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20-40-100 Years Ago — Sept. 5 | News | fredericknewspost.com – Frederick News Post





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100 Years Ago
Sept. 5, 1922
Residents of Frederick do not possess an inalienable right to loaf on street corners and to obstruct the progress of pedestrians or of traffic as one man, James Lee, was informed by Justice of the Peace Alban M. Wood. To further impress the fact upon his mind, Justice Wood imposed a fine of $5 and costs.
Justice Wood considered that a fine of $20 and costs or a jail sentence of 40 days was necessary in order to impress upon the mind of “Beany” Rawlings that he should not throw stones at people’s houses. At the time he was arrested by Officer Painter, he was stoning a house on East Sixth street. He paid his fine.
Work of oiling the streets of the city will be commenced as soon as oil is received, according to an announcement made Monday morning. The first street to be oiled will probably be East Second street between East and Church streets. This is practically a new street and has not as yet been open to the public. The city authorities wish the street oiled before it is thrown open as the use of it in its present condition cuts it to a great extent.
40 Years Ago
Sept. 5, 1982
This date was a Sunday. The Frederick News-Post did not publish a Sunday edition at this time.
(Editor’s Note: The News-Post does not have access to archives from 50 years ago for August 1972 through March 1973. The “50 Years Ago” summary will return April 1, 2023.)
20 Years Ago
Sept. 5, 2002
A peace quilt, canned food drive and memorial wall are a few of the ways that students in Frederick County Public Schools are remembering the heroes and victims of the Sept. 11 terrorist attacks. The Pledge of Allegiance, moments of silence and patriotic songs may be an obligatory part of many student activities that day, but not all grades or all schools will remember the tragedy the same way. Twin Ridge Elementary students will send postcards to troops in Afghanistan. And Carroll Manor Elementary School will lend a hand for a finger-paint mosaic of the American flag. “Keeping the peace” is the theme at Parkway Elementary where students are creating a banner thanking soldiers for doing their job. The students are also planting a peace garden and knitting a peace quilt.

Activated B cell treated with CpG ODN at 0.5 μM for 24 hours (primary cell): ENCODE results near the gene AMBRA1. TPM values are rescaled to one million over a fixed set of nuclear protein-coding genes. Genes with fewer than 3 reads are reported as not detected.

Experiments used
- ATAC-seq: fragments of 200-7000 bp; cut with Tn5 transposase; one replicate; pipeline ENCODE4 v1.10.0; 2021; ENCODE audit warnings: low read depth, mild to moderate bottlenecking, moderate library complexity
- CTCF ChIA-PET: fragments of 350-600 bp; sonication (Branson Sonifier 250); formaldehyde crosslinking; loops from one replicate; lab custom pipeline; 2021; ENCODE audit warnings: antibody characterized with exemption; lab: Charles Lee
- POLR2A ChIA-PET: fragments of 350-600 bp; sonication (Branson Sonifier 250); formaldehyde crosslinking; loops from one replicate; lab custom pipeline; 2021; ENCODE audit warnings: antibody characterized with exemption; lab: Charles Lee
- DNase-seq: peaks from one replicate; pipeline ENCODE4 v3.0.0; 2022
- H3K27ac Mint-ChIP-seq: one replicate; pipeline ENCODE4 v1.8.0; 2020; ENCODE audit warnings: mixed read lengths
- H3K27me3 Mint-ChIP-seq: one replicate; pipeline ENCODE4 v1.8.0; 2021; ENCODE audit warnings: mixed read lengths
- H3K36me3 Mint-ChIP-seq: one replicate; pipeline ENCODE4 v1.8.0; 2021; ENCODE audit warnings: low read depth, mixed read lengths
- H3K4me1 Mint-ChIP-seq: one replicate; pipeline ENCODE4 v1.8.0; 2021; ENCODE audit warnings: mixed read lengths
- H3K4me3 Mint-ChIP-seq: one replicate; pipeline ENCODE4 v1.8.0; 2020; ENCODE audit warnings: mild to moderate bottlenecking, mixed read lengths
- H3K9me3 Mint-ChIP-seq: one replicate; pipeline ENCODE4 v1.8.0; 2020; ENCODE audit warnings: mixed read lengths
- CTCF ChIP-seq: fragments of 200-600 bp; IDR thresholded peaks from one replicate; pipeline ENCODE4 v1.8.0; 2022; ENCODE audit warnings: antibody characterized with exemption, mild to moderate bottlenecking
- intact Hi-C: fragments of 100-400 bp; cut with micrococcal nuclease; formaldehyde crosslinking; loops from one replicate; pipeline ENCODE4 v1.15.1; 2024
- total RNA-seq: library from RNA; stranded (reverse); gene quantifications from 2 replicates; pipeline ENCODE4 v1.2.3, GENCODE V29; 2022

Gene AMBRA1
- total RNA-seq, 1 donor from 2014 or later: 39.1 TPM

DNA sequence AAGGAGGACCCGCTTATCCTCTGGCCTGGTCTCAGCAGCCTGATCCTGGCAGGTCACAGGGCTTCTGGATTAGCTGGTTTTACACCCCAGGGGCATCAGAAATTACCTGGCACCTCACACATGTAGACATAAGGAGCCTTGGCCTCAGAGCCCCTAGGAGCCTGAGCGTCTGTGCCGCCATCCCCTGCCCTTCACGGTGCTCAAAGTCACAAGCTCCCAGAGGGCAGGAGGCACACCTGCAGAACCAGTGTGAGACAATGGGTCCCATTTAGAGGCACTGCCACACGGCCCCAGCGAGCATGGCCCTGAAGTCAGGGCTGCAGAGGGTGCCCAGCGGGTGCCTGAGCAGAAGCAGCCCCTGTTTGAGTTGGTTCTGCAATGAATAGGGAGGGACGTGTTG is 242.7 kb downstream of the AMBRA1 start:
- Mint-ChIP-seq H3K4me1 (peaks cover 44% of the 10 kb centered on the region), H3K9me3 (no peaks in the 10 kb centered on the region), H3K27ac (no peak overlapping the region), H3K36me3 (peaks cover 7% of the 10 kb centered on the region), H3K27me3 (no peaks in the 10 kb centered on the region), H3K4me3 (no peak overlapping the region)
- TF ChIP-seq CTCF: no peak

WASHINGTON — Dr. Steven J. Hatfill’s firing from Louisiana State University came after the Justice Department ordered the school not to use him on projects funded by grants from the agency, which has called Dr. Hatfill a “person of interest” in the anthrax attacks. Dr. Hatfill’s supervisor received an e-mail Aug. 1 directing him to “immediately cease and desist” from using Dr. Hatfill on the projects, LSU spokesman Gene Sands said Wednesday. The next day, Dr. Hatfill was placed on administrative leave as director of LSU’s National Center for Biomedical Research and Training. The center receives much of its money from the Justice Department. LSU contends the decision to put Dr. Hatfill on administrative leave and later fire him was not connected to the e-mail.
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